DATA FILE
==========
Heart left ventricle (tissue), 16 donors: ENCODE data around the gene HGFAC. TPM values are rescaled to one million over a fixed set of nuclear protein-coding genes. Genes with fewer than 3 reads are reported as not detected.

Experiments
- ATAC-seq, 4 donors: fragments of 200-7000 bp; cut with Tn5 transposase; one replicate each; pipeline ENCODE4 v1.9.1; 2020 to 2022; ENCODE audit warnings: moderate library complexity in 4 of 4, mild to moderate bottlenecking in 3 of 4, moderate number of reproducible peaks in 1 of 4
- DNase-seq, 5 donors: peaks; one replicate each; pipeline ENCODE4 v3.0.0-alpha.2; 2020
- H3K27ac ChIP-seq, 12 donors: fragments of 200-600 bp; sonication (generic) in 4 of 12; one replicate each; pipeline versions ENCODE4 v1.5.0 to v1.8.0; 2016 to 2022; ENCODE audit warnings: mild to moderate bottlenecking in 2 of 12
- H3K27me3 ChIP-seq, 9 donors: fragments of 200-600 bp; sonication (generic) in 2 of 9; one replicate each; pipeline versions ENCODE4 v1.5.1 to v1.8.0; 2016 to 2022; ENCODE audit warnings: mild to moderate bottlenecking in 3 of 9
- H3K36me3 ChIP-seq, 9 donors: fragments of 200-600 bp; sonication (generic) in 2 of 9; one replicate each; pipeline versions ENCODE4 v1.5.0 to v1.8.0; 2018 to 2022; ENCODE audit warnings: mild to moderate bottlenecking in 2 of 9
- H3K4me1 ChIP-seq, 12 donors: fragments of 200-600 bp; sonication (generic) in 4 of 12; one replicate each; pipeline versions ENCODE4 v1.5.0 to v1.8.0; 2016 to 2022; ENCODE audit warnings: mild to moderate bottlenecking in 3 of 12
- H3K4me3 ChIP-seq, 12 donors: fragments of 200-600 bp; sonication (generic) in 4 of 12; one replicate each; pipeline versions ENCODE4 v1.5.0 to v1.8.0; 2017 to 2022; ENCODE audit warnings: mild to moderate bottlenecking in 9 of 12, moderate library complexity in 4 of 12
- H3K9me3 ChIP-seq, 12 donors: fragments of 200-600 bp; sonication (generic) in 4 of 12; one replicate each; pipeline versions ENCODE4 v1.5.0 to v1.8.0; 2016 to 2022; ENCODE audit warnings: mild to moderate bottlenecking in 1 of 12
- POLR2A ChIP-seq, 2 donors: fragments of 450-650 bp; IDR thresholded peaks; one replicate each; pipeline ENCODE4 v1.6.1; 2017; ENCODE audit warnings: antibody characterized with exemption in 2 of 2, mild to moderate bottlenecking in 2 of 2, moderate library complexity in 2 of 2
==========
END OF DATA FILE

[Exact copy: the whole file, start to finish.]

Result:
Heart left ventricle (tissue), 16 donors: ENCODE data around the gene HGFAC. TPM values are rescaled to one million over a fixed set of nuclear protein-coding genes. Genes with fewer than 3 reads are reported as not detected.

Experiments
- ATAC-seq, 4 donors: fragments of 200-7000 bp; cut with Tn5 transposase; one replicate each; pipeline ENCODE4 v1.9.1; 2020 to 2022; ENCODE audit warnings: moderate library complexity in 4 of 4, mild to moderate bottlenecking in 3 of 4, moderate number of reproducible peaks in 1 of 4
- DNase-seq, 5 donors: peaks; one replicate each; pipeline ENCODE4 v3.0.0-alpha.2; 2020
- H3K27ac ChIP-seq, 12 donors: fragments of 200-600 bp; sonication (generic) in 4 of 12; one replicate each; pipeline versions ENCODE4 v1.5.0 to v1.8.0; 2016 to 2022; ENCODE audit warnings: mild to moderate bottlenecking in 2 of 12
- H3K27me3 ChIP-seq, 9 donors: fragments of 200-600 bp; sonication (generic) in 2 of 9; one replicate each; pipeline versions ENCODE4 v1.5.1 to v1.8.0; 2016 to 2022; ENCODE audit warnings: mild to moderate bottlenecking in 3 of 9
- H3K36me3 ChIP-seq, 9 donors: fragments of 200-600 bp; sonication (generic) in 2 of 9; one replicate each; pipeline versions ENCODE4 v1.5.0 to v1.8.0; 2018 to 2022; ENCODE audit warnings: mild to moderate bottlenecking in 2 of 9
- H3K4me1 ChIP-seq, 12 donors: fragments of 200-600 bp; sonication (generic) in 4 of 12; one replicate each; pipeline versions ENCODE4 v1.5.0 to v1.8.0; 2016 to 2022; ENCODE audit warnings: mild to moderate bottlenecking in 3 of 12
- H3K4me3 ChIP-seq, 12 donors: fragments of 200-600 bp; sonication (generic) in 4 of 12; one replicate each; pipeline versions ENCODE4 v1.5.0 to v1.8.0; 2017 to 2022; ENCODE audit warnings: mild to moderate bottlenecking in 9 of 12, moderate library complexity in 4 of 12
- H3K9me3 ChIP-seq, 12 donors: fragments of 200-600 bp; sonication (generic) in 4 of 12; one replicate each; pipeline versions ENCODE4 v1.5.0 to v1.8.0; 2016 to 2022; ENCODE audit warnings: mild to moderate bottlenecking in 1 of 12
- POLR2A ChIP-seq, 2 donors: fragments of 450-650 bp; IDR thresholded peaks; one replicate each; pipeline ENCODE4 v1.6.1; 2017; ENCODE audit warnings: antibody characterized with exemption in 2 of 2, mild to moderate bottlenecking in 2 of 2, moderate library complexity in 2 of 2